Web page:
Mountain Town News |

Mountain Town News

December was extraordinary in that three people died in avalanches on open ski trails within ski areas. It was the most in-bound deaths in one season since three skiers were killed in a single avalanche at Alpine Meadows, a California ski area, in 1976.These avalanche deaths have produced a curious trend, according to The Denver Post and New York Times. People at Telluride and Jackson Hole Mountain Resort have been carrying avalanche transceivers for use on patrolled slopes. While transceivers, which are also called beacons, are common among backcountry skiers, the perception has been that in-bound slopes are without avalanche risk.While exceeding rare, in-bound avalanches have occurred. Were doing what we normally do, said Bob Comey, director of the Bridger-Teton National Forest Avalanche Center. Our techniques work really well, but theyre not ever 100 percent guaranteed.Paul Baugher, director of the Northwest Avalanche Institute, told the Denver paper that he wonders whether aggressive snow-safety programs at resorts have lulled skiers into complacency.Its almost like we are victims of our own success, said Baugher, who is also ski patrol director at Washingtons Crystal Mountain Ski Area. People blot out that the areas they are skiing the steep and deep terrain are at risk for avalanches because our snow-safety programs have been so successful.Telluride has had no fatal in-bounds avalanches, but neither has it opened Palmyra Peak, this years expansion into steep and wild former backcountry terrain. I have a zero-tolerance policy, said Craig Sterbenz, director of snow safety at Telluride. If its not safe, its not open.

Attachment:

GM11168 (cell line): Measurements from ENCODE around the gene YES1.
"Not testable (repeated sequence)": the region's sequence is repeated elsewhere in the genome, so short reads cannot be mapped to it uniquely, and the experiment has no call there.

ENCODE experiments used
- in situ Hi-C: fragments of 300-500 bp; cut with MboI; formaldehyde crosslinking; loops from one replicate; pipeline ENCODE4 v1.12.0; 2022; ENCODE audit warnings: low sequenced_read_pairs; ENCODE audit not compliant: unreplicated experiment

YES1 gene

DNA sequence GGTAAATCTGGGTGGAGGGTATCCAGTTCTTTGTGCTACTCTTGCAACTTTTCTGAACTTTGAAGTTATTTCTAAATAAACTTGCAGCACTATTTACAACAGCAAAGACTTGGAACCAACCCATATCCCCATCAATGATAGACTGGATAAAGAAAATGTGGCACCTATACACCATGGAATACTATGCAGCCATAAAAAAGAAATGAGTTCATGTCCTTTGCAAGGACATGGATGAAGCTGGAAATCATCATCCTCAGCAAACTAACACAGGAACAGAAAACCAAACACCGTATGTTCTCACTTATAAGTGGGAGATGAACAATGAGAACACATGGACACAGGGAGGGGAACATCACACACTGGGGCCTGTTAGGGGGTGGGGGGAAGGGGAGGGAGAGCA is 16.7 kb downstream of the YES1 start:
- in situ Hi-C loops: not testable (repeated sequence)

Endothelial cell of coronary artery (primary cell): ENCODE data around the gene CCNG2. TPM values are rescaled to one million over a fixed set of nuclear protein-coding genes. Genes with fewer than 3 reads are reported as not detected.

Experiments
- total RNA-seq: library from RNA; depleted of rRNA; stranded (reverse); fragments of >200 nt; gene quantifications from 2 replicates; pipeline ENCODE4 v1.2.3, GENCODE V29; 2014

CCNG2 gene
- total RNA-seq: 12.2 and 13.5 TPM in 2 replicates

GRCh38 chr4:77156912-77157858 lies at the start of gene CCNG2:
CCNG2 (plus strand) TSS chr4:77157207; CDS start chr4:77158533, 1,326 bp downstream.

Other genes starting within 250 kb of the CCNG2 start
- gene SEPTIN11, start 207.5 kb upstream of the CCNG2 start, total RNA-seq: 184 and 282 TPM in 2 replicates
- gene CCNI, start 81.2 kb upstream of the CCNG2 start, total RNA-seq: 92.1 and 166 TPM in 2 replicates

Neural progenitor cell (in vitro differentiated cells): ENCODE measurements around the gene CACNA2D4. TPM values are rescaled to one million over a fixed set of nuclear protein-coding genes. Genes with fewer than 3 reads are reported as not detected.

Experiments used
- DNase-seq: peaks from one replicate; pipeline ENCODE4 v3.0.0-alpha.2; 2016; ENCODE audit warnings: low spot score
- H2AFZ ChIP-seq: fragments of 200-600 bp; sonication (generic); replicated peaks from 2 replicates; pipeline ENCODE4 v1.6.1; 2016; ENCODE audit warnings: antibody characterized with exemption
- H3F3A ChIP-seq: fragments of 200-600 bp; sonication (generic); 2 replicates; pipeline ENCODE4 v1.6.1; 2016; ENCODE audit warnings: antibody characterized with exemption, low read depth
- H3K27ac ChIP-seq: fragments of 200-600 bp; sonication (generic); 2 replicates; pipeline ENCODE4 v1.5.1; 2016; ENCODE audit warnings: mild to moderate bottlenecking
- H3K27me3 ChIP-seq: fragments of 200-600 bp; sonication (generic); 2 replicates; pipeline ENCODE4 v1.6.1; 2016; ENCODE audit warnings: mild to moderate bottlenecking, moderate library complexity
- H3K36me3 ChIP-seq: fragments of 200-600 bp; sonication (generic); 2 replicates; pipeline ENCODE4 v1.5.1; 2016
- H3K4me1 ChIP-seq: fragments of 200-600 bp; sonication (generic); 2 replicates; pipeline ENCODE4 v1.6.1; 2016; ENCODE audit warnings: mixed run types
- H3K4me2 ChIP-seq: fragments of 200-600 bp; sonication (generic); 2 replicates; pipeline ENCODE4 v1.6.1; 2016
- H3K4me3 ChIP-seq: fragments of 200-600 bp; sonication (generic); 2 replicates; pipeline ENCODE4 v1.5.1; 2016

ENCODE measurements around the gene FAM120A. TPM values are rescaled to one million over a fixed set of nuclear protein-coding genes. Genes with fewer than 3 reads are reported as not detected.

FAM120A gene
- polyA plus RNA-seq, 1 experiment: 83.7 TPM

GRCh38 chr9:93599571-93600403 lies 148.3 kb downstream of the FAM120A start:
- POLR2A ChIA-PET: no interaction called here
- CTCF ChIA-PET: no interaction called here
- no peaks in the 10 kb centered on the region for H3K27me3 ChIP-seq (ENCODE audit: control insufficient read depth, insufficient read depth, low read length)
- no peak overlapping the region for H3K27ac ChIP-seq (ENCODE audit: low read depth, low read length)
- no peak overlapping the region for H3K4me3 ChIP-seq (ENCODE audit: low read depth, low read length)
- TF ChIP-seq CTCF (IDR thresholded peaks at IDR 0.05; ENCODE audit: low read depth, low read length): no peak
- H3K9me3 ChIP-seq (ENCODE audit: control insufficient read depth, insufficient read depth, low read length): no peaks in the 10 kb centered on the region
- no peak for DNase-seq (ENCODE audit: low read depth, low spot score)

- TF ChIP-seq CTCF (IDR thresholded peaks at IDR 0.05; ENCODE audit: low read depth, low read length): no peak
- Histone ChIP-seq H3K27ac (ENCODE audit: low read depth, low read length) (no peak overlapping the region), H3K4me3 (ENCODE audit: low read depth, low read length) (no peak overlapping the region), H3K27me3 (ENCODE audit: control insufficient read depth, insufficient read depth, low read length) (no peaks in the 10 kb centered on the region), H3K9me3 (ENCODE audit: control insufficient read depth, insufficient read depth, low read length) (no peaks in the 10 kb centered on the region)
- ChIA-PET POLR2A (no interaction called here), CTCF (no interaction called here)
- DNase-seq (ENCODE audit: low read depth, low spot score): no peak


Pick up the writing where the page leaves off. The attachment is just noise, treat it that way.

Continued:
The Colorado Supreme Court said that Summit County and other counties cannot ban heap-leach mining, which uses cyanide and acids to remove gold from ore. Gunnison, Gilpin, Conejos and Costilla counties had also adopted similar legislation.A patchwork of county-level bans on certain mining extraction methods would inhibit what the General Assembly has recognized as a necessary activity, Justice Gregory Hobbs wrote for the majority. That necessary activity, he added, is the orderly development of Colorados mineral resources.The counties had adopted the regulations after the Summitville mining disaster in the San Juan Mountains of Colorado in the 1980s resulted in a badly polluted Alamosa River. The only remaining place where the same mining technique is used is on the western flanks of Pikes Peak, at the Cripple Creek & Victor Gold Mining Co.Mining industry officials say Colorados state government has improved its regulatory oversight to prevent a recurrence of Summitville. County officials remain unconvinced.The states oversight of mining hasnt been sufficient, and at the county level we dont have the tools to deal with mining, Summit County Commissioner Karn Stiegelmeier told The Denver Post. Counties, he added, now need more clarity from the Legislature.John Taylor, legislative affairs director for Colorado Counties Inc., told the same newspaper that this case illustrates an ongoing tensions over what is in the state sphere and what is in the countys, and how they coexist.